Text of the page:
Welcome to the Great New Jersey Monthly Scavenger Hunt 2021, presented by Walter Bauman Jewelers. We’ve created six categories, each with six iconic New Jersey destinations. Submit a selfie from all six destinations in any one category, and you’ll be eligible for a prize drawing. Complete all six categories (36 destinations), and you’ll be eligible for a drawing for our Grand Prize—a $250 Walter Bauman Jewelers gift card and more!
Remember, it’s free to play and there’s nothing to buy. All you have to do is register here. To help you on your way, the guide below provides descriptions and photos for each of the 36 locations. You can also click here to download a printable checklist.
NORTHERN NEW JERSEY
Walter Bauman Jewelers
This family-owned, New Jersey-based business traces its roots back to 1868. For your selfie, head to the West Orange location and step inside to the special Scavenger Hunt display. 653 Eagle Rock Avenue, West Orange.
Demarest Railroad Depot
The Romanesque Revival-style station, with Gothic elements, was built in 1872 from a design by the same architect as the original Metropolitan Opera House in New York. 38 Park Street, Demarest.
Alexander Hamilton Memorial
A bronze bust of Alexander Hamilton sits atop a pillar marking a cliff-top spot above the duelling grounds where Aaron Burr fired the shot that killed Hamilton on July 11, 1804. Alongside the pedestal is a boulder on which Hamilton legendarily rested his head after suffering the mortal wound. You’ll come for the history, but stay for the view of New York City. Hamilton Avenue, Hamilton Park, Weehawken.
Officially called “To the Struggle Against World Terrorism,” Bayonne’s 9/11 memorial was a gift from the Russian government. The 10-story sculpture stands at the end of the former Military Ocean Terminal. 51 Port Terminal Boulevard, Bayonne.
Hot Dog Johnny’s
A New Jersey landmark in the community of Buttzville since 1944, this colorful roadside attraction is still run by the founders’ daughter. Come hungry. 333 Route 46, Belvidere.
This 9,000-square-foot replica of a medieval Norman castle was built between 1902 and 1905 by industrialist Frederic Ellsworth Kip and his wife, Charlotte. Now the property of the Essex County Department of Parks, Recreation and Cultural Affairs, it provides extraordinary views of New York City to the east. 22 Crestmont Road, Verona.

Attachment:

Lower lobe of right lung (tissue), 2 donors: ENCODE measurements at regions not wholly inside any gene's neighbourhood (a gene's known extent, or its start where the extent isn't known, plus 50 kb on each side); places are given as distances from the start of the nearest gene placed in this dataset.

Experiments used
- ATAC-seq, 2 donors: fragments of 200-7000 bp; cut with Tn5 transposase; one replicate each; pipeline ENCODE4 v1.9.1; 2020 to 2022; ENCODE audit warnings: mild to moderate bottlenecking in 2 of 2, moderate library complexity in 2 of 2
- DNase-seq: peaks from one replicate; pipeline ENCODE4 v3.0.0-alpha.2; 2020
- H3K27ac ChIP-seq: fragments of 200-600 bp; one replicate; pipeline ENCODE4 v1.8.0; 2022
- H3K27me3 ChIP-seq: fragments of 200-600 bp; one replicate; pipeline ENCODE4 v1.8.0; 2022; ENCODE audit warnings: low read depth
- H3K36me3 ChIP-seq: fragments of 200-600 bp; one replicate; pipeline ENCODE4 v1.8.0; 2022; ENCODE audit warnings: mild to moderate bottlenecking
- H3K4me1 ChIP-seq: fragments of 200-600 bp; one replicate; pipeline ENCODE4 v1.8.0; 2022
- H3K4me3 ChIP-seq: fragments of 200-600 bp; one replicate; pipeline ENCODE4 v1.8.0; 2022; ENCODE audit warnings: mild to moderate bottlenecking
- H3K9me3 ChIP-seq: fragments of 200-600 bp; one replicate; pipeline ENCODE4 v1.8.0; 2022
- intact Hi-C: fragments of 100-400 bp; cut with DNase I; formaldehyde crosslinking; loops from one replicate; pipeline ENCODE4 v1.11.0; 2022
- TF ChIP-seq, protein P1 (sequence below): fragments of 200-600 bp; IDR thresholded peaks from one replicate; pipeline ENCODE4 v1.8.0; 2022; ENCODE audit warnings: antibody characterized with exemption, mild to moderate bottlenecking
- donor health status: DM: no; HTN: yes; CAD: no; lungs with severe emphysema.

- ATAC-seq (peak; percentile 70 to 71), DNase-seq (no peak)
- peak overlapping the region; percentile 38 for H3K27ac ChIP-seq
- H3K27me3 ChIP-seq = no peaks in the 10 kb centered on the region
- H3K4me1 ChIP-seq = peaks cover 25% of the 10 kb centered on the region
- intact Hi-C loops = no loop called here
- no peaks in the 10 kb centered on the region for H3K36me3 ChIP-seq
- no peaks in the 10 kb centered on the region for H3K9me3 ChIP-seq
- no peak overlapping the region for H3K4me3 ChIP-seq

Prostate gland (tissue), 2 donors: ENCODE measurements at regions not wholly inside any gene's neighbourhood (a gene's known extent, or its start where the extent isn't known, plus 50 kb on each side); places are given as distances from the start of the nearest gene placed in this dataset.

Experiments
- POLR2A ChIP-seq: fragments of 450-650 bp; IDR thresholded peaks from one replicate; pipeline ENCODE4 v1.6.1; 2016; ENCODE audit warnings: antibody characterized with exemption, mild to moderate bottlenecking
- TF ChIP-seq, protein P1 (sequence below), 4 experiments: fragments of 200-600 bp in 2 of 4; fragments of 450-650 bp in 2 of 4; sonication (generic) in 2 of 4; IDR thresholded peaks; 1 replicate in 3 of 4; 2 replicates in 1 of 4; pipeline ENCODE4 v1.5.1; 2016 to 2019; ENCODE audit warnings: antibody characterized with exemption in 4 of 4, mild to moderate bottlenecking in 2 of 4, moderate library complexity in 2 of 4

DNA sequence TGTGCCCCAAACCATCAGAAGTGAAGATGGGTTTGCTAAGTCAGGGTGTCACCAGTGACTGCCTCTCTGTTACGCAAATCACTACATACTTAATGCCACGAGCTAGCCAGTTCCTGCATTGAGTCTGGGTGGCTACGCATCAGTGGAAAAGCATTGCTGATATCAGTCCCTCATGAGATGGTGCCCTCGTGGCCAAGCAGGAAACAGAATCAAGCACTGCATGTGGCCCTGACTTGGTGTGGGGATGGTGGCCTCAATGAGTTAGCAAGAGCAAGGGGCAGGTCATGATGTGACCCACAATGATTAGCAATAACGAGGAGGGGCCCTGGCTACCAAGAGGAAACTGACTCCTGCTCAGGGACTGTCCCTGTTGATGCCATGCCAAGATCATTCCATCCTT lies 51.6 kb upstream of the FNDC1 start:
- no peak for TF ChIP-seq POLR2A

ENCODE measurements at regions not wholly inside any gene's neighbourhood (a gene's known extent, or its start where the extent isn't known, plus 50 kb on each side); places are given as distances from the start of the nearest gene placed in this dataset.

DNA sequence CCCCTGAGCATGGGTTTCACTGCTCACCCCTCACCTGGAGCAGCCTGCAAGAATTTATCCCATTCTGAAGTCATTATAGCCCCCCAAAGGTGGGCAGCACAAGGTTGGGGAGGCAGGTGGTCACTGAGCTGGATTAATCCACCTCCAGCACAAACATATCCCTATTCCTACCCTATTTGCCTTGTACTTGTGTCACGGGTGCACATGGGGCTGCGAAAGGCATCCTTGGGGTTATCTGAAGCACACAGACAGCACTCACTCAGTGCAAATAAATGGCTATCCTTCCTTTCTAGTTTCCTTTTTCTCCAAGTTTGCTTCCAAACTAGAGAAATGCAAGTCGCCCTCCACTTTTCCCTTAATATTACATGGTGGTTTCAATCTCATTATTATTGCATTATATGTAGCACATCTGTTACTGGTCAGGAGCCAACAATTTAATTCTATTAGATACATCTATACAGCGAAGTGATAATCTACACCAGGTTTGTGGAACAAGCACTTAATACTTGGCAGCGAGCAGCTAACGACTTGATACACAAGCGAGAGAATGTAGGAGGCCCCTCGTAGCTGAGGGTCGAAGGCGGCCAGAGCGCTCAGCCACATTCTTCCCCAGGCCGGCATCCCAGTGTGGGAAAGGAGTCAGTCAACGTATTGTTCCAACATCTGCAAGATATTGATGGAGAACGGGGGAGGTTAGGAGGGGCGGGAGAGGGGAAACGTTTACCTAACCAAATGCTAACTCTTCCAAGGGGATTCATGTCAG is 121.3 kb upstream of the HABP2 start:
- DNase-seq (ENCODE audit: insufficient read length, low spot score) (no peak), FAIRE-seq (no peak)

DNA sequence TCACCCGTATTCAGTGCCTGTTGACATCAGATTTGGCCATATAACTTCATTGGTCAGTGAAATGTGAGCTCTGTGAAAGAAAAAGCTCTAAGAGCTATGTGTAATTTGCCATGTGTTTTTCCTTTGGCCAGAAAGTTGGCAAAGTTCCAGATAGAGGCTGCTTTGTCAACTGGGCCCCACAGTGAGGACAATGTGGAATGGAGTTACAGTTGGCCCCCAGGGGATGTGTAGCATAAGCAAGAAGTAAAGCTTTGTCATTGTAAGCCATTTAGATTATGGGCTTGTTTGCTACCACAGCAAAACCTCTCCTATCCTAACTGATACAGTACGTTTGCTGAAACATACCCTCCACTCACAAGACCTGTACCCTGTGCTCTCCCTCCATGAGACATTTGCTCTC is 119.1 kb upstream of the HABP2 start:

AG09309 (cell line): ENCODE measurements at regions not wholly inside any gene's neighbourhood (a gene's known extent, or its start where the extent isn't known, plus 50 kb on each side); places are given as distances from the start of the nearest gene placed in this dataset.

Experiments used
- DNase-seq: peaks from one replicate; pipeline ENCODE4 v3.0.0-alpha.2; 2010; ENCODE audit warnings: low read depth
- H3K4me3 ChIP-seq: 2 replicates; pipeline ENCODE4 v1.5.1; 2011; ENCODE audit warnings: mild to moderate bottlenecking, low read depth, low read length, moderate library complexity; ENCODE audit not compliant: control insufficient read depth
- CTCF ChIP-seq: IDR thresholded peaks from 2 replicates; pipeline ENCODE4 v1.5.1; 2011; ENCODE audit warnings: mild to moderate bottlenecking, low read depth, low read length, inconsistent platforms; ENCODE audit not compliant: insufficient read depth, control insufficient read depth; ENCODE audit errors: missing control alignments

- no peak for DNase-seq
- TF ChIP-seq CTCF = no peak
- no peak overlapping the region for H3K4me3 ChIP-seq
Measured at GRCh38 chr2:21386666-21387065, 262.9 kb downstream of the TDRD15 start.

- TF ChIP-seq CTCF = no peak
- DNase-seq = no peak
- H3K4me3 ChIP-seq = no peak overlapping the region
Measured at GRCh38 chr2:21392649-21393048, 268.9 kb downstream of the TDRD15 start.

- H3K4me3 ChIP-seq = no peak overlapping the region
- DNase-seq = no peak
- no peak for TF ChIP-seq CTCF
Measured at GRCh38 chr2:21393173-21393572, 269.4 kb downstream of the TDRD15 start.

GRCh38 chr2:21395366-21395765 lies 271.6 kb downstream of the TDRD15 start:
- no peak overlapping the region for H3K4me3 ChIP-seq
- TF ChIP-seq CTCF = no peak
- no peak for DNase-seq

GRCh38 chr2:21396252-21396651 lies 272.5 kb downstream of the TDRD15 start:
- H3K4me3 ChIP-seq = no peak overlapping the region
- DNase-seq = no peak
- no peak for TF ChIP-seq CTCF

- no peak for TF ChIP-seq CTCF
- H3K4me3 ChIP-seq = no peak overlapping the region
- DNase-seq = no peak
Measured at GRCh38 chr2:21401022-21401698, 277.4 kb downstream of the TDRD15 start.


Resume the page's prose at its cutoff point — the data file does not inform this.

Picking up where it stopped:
CENTRAL NEW JERSEY
The Orchid Range, Duke Farms
This ornamental building was the first to be constructed at Duke Farms, the vast estate of tobacco heiress Doris Duke. Today, the Orchid Range is home to an impressive array of subtropical and tropical orchids. Take your selfie outside the building or inside with the blooms. 1112 Dukes Parkway West, Hillsborough.
Light Dispelling Darkness fountain
Unveiled in 1938, this park fountain was created by sculptor Waylande Gregory. The unique sculpture, centered around a 15-foot pillar holding the earth, is meant to depict a reality where science, industry and education prevail over war, famine, pestilence, death, greed and materialism—each of which is depicted by a figure on the fountain. 151 Parsonage Road, Edison.
Green Sergeant’s Covered Bridge
This 84-foot-long, one-lane passage over Wickecheoke Creek is New Jersey’s last authentic covered bridge. Built in 1872, it was entered into the National Register of Historic Places in 1974. For your selfie, drive through the bridge and turn right on Upper Creek Road to find turnoffs for parking. 707 Rosemont Ringoes Road, Stockton.
The Bent Spoon
Gabrielle Carbone and Matthew Errico opened this popular ice cream shop in 2004. Their selection rotates through over 550 flavors, with 24 available at a time—including such unique offerings as Sun Gold Saffron sorbet (made with tomatoes) and even shiitake mushroom. If you have a sweet tooth, pick up a treat to co-star in your Bent Spoon selfie. 35 Palmer Square West, Princeton.